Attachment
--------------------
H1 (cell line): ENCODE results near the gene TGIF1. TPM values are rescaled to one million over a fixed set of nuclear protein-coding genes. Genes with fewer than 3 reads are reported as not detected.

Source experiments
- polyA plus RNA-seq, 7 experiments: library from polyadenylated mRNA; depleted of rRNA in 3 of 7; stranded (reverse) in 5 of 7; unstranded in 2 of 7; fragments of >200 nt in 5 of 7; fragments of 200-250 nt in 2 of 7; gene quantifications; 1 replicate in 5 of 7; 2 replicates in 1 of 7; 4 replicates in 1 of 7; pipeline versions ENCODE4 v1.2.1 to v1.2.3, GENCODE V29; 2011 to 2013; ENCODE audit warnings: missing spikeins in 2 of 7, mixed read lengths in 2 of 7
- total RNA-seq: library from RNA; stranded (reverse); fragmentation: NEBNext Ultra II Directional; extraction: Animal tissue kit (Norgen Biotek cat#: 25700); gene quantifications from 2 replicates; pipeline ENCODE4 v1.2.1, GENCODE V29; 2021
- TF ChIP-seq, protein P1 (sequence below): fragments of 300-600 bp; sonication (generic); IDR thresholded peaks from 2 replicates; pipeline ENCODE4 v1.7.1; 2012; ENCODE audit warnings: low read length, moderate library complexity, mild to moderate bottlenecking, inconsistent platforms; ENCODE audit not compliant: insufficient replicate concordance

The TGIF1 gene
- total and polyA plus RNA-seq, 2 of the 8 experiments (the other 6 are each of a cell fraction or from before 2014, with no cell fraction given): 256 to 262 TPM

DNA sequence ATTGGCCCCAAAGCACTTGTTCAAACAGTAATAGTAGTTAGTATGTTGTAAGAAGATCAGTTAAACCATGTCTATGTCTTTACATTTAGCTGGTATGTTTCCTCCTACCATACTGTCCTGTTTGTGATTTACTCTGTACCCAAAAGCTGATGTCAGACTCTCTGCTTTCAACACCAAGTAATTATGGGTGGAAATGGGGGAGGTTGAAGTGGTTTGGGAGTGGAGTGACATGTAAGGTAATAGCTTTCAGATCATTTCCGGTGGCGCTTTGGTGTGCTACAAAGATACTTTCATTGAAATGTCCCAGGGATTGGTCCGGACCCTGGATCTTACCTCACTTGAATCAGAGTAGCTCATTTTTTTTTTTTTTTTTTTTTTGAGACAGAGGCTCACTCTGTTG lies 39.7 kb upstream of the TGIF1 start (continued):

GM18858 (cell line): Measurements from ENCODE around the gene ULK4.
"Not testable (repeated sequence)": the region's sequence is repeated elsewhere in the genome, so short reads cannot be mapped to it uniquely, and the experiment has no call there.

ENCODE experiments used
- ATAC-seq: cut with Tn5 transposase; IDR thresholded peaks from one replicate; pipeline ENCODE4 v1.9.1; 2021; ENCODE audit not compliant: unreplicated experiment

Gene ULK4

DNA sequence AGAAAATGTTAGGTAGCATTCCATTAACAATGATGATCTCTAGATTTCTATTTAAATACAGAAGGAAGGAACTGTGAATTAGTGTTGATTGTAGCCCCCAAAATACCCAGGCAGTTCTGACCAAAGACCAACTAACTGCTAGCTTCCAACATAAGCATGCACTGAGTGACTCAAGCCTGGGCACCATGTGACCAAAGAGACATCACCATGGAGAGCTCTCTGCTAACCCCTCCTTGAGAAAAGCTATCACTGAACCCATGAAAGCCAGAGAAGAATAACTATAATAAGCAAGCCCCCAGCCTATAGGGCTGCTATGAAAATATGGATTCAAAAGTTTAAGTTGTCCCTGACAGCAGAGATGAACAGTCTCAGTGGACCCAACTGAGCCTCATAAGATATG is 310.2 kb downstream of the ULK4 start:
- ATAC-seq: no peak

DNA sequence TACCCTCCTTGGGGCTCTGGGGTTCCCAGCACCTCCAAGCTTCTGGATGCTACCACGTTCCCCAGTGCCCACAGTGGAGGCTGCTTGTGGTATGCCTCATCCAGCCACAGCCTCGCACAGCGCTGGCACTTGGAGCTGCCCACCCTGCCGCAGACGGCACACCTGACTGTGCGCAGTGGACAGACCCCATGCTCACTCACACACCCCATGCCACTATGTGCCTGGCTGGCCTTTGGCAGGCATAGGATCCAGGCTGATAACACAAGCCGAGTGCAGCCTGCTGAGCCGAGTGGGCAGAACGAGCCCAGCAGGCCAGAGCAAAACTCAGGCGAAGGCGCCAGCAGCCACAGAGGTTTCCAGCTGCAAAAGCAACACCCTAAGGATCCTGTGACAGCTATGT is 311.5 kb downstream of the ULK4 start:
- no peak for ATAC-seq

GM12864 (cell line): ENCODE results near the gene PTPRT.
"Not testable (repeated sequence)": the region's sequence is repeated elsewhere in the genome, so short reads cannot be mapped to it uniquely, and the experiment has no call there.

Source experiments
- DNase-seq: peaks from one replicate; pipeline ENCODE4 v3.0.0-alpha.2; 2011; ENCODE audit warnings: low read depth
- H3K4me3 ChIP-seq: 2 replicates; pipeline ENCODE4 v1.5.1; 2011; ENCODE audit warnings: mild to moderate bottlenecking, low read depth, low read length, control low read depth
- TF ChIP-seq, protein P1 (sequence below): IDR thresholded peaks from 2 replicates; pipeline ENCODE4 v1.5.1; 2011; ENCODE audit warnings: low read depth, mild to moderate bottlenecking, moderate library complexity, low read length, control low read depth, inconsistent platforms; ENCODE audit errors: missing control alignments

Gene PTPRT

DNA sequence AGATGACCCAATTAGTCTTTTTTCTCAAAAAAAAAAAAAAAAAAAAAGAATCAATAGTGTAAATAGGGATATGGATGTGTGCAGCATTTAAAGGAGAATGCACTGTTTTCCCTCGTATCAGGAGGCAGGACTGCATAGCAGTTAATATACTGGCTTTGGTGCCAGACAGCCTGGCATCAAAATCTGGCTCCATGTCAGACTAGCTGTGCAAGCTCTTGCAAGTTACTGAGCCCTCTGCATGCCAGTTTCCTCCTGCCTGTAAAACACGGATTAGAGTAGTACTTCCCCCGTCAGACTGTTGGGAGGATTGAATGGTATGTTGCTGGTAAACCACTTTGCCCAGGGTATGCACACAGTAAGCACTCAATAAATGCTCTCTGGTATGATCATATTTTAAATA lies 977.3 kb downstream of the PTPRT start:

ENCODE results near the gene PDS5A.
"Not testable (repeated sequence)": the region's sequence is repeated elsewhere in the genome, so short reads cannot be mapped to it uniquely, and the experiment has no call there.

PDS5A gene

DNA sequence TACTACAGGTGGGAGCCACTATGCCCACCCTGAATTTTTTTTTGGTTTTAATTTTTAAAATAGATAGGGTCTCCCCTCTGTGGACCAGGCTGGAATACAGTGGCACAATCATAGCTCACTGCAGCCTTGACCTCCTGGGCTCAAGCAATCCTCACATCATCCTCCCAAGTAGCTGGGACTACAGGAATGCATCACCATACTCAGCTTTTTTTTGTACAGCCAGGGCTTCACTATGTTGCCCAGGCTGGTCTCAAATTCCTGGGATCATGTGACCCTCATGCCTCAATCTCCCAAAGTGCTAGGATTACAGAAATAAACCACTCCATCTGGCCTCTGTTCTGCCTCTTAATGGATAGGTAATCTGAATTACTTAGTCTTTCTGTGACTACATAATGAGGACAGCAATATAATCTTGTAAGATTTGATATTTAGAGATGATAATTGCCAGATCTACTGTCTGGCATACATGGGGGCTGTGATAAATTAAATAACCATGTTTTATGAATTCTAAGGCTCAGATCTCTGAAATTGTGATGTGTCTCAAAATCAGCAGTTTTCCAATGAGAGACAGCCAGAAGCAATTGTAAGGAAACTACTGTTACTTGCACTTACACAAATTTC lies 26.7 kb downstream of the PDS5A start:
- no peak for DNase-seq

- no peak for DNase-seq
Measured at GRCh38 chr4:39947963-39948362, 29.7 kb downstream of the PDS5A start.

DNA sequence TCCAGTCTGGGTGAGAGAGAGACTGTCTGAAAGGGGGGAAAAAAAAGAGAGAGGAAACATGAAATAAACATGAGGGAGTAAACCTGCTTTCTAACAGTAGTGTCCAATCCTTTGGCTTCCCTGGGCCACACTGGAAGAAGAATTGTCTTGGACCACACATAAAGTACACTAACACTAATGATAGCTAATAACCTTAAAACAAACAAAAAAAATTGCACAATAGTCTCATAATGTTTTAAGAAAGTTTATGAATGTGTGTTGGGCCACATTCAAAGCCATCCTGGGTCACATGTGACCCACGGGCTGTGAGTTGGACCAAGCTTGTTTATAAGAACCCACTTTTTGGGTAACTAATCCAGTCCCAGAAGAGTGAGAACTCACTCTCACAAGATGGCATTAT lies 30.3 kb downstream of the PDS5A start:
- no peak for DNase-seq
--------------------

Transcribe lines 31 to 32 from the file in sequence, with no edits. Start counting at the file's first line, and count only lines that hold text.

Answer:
- no peak for DNase-seq
Measured at GRCh38 chr4:39947963-39948362, 29.7 kb downstream of the PDS5A start.